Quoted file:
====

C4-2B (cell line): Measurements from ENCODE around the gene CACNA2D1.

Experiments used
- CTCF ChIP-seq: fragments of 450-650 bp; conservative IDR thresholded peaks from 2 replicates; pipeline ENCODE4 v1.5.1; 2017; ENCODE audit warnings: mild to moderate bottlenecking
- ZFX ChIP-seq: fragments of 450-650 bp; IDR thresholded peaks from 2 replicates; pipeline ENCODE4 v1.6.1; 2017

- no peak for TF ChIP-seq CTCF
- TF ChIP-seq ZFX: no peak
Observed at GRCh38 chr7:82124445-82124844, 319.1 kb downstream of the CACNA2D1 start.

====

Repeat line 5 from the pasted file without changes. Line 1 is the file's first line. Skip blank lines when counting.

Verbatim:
- no peak for TF ChIP-seq CTCF